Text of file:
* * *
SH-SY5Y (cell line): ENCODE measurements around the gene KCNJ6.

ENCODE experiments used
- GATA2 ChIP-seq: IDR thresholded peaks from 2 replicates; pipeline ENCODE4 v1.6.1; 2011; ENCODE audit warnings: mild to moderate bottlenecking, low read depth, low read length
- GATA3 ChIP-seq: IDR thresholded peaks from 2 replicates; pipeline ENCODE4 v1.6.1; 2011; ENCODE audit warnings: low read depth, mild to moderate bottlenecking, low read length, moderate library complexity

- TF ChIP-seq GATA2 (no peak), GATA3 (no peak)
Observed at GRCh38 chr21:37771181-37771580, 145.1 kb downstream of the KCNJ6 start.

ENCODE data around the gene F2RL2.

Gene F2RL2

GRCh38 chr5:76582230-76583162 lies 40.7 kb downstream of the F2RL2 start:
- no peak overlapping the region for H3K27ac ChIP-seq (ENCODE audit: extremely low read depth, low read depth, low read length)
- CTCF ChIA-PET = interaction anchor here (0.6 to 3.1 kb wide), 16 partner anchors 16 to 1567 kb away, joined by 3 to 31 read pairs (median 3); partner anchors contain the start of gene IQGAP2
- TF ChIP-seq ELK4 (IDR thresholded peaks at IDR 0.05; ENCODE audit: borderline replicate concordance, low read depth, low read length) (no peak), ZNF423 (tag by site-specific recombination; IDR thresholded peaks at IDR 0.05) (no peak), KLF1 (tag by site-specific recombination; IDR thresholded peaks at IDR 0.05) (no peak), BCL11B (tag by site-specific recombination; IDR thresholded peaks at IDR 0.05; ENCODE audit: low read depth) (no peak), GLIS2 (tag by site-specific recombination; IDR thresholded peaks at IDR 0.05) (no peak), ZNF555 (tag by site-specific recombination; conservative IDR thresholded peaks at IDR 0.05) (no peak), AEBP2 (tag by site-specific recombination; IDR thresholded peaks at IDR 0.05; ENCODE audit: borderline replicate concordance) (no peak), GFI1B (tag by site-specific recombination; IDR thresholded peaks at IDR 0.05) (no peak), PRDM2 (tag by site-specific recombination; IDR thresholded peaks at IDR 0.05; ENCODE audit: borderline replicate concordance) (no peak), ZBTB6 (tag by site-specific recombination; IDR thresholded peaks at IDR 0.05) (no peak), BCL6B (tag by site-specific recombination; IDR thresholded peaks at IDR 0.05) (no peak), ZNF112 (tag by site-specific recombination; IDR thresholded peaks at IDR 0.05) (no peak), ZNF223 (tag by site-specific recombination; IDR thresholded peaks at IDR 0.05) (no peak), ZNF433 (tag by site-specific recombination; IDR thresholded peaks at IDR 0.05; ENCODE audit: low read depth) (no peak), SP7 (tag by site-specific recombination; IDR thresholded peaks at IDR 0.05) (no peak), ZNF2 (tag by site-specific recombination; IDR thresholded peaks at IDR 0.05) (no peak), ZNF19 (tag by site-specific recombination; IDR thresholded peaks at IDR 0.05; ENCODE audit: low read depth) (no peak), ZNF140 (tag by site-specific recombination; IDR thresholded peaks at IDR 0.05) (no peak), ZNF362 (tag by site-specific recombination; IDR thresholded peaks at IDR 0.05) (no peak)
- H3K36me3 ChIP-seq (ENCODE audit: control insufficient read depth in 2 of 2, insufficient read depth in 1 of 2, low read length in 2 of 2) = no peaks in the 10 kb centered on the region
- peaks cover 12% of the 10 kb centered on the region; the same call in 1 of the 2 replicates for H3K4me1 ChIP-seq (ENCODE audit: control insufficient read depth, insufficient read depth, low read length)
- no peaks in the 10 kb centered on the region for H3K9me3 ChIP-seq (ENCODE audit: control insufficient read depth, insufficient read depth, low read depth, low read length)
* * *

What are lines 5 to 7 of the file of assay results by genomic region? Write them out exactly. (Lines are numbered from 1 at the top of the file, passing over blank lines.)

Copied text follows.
- TF ChIP-seq GATA2 (no peak), GATA3 (no peak)
Observed at GRCh38 chr21:37771181-37771580, 145.1 kb downstream of the KCNJ6 start.

ENCODE data around the gene F2RL2.